Both Retired Minnesota 3rd district representative Jim Ramstad and Retired Rhode Island 1st district representative Patrick J. Kennedy also championed a mental health and addiction parity law in 2008 requiring easily accessible health insurance coverage for mental illness and addiction treatment.  Together the Congressmen have sponsored Recovery Month and other programs to further therapy, treatment and recovery services for these illnesses across the country. The award in their names honors a recipient who has shown upmost commitment in expanding the prospects for recovery of addicted persons and their families and for persons with mental illnesses.

Media Contact:

Sis Wenger @ SWenger@nacoa.org

Marie Gallo Dyak @ mgdyak@eiconline.org

A career in recovery celebrated

markbakerfishing

Mark Baker, DBHDD’s director of recovery transformation, began with the department in 2010.  In five short years, he leaves a lasting imprint on the agency and many in the community who have benefited from his dedication to the people we serve. 

Tell us about your career before DBHDD.
I started my career in Boston as an opera singer after attending the New England Conservatory of Music.  Then I went to seminary at Episcopal Divinity School in Cambridge, Massachusetts and was ordained as an Episcopal priest in 1979.  From seminary, I went to work at an urban, city church called Grace Church in Lawrence, Massachusetts.  It was a poor, depressed mill town, and it was at the height of deinstitutionalization in Massachusetts (1980). 

That’s when I started really doing the kind of work that I wanted to do, which was working with people who are out on the street, people who were poor, people who were being deinstitutionalized and marginalized.  From there, I got involved with working with homeless people in Boston, and those with mental health challenges.

What brought you to Georgia?
In 1995, I came to Atlanta, where I worked at Church of the Holy Comforter in Ormewood Park.  The parishioners were primarily very poor, and many – about 70-80% – had mental health issues and lived in the group homes in the area.

It was right around the run-up to the Olympics in ‘96 that I met Larry Fricks.  He was trying to set up some oases for people who, during the Olympics, might get shifted around from downtown.  So he was going around and trying to set up these Friendship Centers, so we signed up to do that, and once they Olympics were over, we just kept doing the friendship center at Holy Comforter, and that turned into a huge recovery program.  We played music; we played Uno; we did art, and we just kind of started building community.  That evolved into recovery through the arts, the first program of its kind in Atlanta.  Then we also got a nurses’ program and a GED program going – all of this at no cost to the state; this is just what the church did.

How long were you at Holy Comforter?
Eight years.  In 2003, I went to New York, then I came back to Georgia two years later and worked in AmericanWork’s peer support program in Toccoa.  I came to DBHDD as director of advocacy in 2010.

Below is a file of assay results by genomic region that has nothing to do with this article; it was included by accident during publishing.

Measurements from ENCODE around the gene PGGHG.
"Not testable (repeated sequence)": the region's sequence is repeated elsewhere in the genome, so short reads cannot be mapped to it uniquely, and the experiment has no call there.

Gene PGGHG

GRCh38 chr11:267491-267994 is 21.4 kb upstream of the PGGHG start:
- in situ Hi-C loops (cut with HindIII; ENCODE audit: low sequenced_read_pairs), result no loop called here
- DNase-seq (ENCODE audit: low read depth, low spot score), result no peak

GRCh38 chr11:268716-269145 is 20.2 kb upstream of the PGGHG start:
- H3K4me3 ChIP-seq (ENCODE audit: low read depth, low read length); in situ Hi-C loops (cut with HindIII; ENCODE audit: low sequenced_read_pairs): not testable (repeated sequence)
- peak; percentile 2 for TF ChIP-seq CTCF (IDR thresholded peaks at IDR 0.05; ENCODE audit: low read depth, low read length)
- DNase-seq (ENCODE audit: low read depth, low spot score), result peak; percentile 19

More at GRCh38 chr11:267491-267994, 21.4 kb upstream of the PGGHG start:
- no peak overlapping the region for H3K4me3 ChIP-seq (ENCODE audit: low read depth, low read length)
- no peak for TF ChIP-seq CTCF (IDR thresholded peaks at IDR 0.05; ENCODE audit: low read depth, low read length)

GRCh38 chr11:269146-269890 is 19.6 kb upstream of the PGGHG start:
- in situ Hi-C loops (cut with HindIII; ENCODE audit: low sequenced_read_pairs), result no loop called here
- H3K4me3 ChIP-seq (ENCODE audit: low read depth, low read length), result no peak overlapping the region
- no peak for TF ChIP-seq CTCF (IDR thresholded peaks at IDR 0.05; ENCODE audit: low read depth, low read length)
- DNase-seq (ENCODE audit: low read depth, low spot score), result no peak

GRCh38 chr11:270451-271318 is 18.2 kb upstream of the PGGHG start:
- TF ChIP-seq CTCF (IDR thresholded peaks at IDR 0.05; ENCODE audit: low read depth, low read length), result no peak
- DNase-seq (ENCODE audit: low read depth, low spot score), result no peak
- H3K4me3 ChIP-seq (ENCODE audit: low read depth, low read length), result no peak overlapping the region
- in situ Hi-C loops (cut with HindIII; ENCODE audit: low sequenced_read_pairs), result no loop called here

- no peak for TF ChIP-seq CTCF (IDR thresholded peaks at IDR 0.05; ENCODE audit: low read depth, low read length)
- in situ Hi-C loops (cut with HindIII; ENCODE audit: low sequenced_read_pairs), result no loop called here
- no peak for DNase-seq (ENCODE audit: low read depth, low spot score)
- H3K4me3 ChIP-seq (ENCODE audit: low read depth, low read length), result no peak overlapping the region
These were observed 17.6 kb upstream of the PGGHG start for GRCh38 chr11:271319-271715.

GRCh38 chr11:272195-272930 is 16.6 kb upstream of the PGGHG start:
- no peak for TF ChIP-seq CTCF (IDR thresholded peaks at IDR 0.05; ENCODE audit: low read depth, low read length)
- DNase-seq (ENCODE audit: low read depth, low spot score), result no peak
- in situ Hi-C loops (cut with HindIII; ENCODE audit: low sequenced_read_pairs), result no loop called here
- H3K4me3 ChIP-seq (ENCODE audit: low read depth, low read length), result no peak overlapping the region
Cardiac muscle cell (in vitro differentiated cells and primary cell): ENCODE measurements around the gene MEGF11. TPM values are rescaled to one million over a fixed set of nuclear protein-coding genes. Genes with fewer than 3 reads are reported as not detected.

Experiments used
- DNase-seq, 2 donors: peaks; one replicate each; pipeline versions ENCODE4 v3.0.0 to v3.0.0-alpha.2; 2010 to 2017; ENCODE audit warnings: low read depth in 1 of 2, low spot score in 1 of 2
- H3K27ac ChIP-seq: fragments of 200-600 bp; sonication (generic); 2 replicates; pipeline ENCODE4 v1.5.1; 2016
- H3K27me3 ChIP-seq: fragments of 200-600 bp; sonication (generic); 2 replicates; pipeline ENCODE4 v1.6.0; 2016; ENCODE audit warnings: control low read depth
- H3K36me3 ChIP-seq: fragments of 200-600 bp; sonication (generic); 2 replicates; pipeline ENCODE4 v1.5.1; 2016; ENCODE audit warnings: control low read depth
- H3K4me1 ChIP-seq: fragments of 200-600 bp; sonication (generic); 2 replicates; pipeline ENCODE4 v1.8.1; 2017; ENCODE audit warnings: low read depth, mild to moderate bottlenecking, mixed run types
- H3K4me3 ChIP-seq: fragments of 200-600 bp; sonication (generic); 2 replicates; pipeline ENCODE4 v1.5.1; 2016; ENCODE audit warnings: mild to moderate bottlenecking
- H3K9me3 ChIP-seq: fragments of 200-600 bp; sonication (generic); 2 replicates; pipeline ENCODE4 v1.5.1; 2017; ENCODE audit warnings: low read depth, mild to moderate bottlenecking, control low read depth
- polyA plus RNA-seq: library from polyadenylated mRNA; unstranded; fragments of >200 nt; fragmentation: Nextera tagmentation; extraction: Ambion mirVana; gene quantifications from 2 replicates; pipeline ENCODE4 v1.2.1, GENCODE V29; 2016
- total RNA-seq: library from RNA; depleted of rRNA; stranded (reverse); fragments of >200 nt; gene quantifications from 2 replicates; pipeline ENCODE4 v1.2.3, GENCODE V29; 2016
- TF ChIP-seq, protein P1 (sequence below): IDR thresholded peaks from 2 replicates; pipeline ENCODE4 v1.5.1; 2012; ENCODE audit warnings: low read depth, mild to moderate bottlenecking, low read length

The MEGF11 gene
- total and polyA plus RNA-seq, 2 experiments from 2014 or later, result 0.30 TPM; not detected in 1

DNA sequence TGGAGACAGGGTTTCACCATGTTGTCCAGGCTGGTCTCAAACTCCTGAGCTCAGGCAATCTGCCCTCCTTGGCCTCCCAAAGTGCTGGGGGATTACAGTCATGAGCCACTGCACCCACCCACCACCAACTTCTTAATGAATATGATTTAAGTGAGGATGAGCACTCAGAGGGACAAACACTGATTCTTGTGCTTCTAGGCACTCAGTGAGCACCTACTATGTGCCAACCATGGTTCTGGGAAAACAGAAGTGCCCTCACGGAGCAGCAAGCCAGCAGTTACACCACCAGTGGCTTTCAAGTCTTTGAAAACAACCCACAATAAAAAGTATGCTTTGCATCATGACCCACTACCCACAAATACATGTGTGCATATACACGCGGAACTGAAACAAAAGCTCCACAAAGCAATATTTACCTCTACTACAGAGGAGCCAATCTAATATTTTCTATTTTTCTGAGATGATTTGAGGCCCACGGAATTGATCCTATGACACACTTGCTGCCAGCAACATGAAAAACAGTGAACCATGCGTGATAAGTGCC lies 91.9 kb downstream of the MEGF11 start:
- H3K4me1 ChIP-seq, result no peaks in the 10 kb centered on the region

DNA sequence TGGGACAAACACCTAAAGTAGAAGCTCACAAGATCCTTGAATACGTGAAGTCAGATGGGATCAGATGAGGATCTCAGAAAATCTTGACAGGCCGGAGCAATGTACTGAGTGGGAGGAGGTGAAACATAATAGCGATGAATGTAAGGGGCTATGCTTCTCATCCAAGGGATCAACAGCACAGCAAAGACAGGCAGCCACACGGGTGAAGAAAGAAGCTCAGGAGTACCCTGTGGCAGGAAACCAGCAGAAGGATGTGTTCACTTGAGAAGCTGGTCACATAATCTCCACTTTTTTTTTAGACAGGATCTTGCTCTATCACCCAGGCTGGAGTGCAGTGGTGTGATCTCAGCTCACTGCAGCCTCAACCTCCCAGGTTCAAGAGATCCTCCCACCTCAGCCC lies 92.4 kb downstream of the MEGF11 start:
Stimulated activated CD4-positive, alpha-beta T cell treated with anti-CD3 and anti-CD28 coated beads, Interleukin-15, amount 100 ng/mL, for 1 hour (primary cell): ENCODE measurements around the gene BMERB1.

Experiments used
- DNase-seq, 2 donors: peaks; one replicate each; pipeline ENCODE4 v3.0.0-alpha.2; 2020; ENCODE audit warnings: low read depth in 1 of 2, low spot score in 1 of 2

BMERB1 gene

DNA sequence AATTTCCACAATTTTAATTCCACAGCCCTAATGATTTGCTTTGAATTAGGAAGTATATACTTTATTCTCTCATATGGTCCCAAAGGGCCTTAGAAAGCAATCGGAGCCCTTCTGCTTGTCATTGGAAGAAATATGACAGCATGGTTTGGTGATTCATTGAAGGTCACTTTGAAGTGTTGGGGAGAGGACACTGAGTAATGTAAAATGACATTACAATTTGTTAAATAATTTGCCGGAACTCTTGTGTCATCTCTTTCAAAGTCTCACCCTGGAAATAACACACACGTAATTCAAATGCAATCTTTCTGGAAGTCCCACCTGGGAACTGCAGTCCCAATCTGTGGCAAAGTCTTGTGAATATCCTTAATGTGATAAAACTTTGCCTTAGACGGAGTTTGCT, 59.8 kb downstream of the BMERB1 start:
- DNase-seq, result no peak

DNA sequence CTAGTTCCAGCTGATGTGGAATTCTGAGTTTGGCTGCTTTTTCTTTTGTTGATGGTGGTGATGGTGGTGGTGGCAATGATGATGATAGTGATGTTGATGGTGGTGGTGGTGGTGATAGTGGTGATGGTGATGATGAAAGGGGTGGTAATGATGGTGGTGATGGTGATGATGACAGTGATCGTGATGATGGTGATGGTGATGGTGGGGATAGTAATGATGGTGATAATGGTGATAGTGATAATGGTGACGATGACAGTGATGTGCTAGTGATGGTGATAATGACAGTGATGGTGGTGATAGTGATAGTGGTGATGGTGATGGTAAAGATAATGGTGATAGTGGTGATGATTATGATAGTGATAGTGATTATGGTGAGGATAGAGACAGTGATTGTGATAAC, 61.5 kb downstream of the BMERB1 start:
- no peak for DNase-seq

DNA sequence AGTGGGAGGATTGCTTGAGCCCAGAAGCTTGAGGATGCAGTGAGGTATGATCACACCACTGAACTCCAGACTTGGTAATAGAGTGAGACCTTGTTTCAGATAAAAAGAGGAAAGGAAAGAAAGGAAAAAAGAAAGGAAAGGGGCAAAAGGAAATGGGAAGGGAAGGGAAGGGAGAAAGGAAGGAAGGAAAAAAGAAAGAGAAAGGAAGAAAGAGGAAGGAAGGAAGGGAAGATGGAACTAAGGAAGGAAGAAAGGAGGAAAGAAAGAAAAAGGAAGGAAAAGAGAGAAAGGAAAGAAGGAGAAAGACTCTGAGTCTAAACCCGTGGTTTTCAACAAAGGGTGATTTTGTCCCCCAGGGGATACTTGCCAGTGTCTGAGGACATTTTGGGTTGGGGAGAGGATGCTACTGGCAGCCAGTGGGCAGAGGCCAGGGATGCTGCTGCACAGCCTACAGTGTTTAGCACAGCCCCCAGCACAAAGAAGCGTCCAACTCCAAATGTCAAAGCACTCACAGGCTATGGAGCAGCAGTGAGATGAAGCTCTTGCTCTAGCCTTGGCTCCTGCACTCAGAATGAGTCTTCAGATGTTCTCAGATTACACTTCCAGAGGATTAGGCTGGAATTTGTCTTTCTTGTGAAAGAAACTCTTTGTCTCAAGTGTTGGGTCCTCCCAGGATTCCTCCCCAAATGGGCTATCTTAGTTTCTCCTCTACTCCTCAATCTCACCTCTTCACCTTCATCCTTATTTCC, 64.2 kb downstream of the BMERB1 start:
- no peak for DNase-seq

What has been most important to you in your work with DBHDD?
When I came here, there were two things I wanted to do.  I wanted to push as hard as I could at advancing recovery and developing recovery as a way to approach behavioral health for people everywhere.  And I wanted to make sure that there was an opportunity for people with lived experience to tell their story to the system.  And we’ve been able to do both of those things.  That was it—that was all I wanted to do.

What does recovery mean to you?
What recovery means to me is that there’s only one person who can take responsibility for my wellbeing, and that’s me.  Recovery is that there is no greater authority on how to live my life, and how to live it in a healthy wholesome way, than me.  Recovery is also the realization, the awareness, and the experience that it happens not in isolation, but in relationship to other people. 

Recovery is also about realizing that wellness is not just about the absence of disease or illness – that there is something about mental health and health itself which has everything to do with hope, with strength, with goodness, with what’s working for me, as opposed to what hurts, what’s wrong, what’s broken, what needs to be fixed.

I always think that recovery comes down to three questions:

  • What’s working for you?
  • What gives you hope?
  • And what do you need to be successful?

And those are all positively stated affirmations, even though they’re questions.  That is where recovery starts.

What are your thoughts in closing as you look back on your career – what we’ve accomplished at the state, and where we are headed in the future?
This is an amazing group of people here.  These are people who really have vision; they have incredible hearts; they have incredible minds; and they have incredible skills.  I cannot say enough about my colleagues here at 2 Peachtree and in the field and the hospitals.

I hear more and more that the most important thing in recovery is the person – the end user is really of tantamount importance to everybody.  That to me is the amazing shift.  I have yet to be in a meeting that is not focused on the end user.  I hear that continuously expressed, “how’s this going to work out there?”  That, to me, is the accomplishment.

When I came to DBHDD as the director of advocacy, the point was to make sure that advocacy had a seat at the leadership table, and it did.  And I think that that will continue to be a challenge for whoever is in this position – how to maintain the balance between being a full-fledged member of DBHDD, which I am proud of being, and also having another foot out there on the street.  To maintain the awareness – the intentionality – of being an advocate, and how to continue to bring advocacy to the table here at DBHDD because that’s the path of wisdom – to be able to hear what advocacy is calling for and figure out how to make it work.

Last question: What do you plan to do with all your new free time?
I’m going to fish.  I’m going to work in my woodshop, hoe my garden, and play the banjo – I’m in a string band.